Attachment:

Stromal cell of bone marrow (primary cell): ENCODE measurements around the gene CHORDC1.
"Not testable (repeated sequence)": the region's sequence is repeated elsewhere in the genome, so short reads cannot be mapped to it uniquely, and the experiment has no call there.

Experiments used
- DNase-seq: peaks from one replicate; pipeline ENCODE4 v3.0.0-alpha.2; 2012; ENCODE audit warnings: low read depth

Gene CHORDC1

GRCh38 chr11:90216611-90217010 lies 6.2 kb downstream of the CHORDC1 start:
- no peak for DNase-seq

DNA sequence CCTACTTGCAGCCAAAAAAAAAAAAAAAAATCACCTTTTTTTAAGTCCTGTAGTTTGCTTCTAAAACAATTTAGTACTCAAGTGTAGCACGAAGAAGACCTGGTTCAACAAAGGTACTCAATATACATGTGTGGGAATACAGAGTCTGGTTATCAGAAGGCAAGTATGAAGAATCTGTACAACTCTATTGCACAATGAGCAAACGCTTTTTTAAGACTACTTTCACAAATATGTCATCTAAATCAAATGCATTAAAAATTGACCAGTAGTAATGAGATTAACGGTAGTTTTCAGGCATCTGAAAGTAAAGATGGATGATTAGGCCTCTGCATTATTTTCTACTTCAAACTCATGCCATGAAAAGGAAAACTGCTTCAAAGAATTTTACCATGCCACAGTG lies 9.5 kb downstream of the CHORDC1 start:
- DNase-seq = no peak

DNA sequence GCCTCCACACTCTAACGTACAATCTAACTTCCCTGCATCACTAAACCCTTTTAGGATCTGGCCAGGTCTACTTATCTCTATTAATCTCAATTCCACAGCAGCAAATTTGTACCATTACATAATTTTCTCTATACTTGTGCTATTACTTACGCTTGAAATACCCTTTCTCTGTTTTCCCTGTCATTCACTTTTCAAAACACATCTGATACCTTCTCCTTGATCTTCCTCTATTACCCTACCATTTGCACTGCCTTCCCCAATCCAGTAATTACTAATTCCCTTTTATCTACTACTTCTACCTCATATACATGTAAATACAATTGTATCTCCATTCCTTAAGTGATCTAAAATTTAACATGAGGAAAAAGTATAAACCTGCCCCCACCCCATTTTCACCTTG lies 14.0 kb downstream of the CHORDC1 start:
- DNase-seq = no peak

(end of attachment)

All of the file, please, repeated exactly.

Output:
Stromal cell of bone marrow (primary cell): ENCODE measurements around the gene CHORDC1.
"Not testable (repeated sequence)": the region's sequence is repeated elsewhere in the genome, so short reads cannot be mapped to it uniquely, and the experiment has no call there.

Experiments used
- DNase-seq: peaks from one replicate; pipeline ENCODE4 v3.0.0-alpha.2; 2012; ENCODE audit warnings: low read depth

Gene CHORDC1

GRCh38 chr11:90216611-90217010 lies 6.2 kb downstream of the CHORDC1 start:
- no peak for DNase-seq

DNA sequence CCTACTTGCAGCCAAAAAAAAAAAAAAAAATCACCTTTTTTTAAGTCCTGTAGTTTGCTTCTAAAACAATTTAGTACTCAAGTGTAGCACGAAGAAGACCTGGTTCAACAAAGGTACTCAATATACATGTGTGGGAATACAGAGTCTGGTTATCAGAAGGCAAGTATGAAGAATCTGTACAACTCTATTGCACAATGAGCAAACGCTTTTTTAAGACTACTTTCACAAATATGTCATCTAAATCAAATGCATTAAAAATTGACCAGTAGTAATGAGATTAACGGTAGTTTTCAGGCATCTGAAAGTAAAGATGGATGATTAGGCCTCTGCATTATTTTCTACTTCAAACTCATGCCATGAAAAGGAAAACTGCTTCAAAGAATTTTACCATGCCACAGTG lies 9.5 kb downstream of the CHORDC1 start:
- DNase-seq = no peak

DNA sequence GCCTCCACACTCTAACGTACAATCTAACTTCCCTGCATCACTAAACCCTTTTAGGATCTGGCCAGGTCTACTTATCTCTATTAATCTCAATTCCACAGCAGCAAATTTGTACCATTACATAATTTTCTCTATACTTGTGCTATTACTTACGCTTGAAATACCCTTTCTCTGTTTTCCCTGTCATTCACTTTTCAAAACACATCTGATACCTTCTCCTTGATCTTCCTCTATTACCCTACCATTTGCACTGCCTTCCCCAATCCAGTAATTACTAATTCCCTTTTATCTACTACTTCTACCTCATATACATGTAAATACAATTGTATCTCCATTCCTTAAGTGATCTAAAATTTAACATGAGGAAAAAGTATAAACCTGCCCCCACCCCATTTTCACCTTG lies 14.0 kb downstream of the CHORDC1 start:
- DNase-seq = no peak